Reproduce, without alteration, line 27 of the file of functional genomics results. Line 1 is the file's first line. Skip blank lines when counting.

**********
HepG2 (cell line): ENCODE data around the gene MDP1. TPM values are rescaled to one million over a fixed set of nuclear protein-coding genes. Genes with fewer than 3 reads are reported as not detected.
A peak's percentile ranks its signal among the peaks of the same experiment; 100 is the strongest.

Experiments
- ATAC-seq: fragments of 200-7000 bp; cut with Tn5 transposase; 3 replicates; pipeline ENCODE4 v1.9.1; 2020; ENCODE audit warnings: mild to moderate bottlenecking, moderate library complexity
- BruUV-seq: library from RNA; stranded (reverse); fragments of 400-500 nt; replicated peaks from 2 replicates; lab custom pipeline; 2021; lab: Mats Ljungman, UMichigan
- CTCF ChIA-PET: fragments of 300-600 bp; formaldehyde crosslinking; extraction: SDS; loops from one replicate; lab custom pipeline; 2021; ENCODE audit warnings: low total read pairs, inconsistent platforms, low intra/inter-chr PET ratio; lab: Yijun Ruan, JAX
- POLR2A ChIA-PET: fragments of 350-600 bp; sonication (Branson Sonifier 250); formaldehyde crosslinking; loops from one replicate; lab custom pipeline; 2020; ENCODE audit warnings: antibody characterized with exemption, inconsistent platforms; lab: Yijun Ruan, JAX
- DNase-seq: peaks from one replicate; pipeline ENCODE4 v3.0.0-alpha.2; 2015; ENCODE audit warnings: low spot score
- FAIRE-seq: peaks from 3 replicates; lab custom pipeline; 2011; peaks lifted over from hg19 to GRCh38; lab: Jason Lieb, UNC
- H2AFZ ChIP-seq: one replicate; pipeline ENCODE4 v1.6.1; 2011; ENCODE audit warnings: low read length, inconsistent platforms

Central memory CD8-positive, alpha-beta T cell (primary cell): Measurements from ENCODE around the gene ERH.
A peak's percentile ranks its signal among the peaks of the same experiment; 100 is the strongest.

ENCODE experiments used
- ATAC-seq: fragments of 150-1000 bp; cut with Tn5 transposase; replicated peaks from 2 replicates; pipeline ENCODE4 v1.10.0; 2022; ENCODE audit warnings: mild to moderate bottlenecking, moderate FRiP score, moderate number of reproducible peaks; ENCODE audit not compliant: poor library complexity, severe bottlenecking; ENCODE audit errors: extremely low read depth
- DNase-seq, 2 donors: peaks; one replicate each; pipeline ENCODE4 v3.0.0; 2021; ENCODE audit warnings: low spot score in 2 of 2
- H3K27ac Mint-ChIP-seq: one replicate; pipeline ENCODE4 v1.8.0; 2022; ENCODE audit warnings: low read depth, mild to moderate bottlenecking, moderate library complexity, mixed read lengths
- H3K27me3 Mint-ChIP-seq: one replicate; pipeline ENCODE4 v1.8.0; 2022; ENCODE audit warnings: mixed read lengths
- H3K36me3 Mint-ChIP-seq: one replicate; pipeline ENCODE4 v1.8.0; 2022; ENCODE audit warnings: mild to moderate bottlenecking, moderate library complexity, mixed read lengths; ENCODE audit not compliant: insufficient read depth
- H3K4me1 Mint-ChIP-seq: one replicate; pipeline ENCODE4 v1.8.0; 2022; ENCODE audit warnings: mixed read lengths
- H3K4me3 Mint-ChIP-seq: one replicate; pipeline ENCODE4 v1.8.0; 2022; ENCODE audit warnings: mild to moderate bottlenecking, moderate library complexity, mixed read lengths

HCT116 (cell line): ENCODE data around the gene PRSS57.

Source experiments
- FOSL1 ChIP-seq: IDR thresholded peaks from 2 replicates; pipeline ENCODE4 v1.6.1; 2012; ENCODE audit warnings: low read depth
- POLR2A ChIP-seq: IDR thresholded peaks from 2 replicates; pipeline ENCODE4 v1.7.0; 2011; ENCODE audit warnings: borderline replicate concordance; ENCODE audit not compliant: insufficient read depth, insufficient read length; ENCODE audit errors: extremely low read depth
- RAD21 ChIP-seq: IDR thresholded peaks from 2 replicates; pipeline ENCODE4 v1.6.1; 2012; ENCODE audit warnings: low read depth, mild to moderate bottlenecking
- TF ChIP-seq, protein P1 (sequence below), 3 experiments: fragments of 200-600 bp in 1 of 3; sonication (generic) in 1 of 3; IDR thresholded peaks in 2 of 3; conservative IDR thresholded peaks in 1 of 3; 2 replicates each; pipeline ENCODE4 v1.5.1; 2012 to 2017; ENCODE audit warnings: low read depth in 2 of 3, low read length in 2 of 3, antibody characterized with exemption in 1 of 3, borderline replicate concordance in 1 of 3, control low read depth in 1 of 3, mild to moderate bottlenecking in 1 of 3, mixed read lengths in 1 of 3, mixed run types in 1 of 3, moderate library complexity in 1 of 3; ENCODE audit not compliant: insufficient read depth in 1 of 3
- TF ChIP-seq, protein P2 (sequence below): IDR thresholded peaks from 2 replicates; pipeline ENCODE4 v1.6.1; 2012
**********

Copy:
- TF ChIP-seq, protein P2 (sequence below): IDR thresholded peaks from 2 replicates; pipeline ENCODE4 v1.6.1; 2012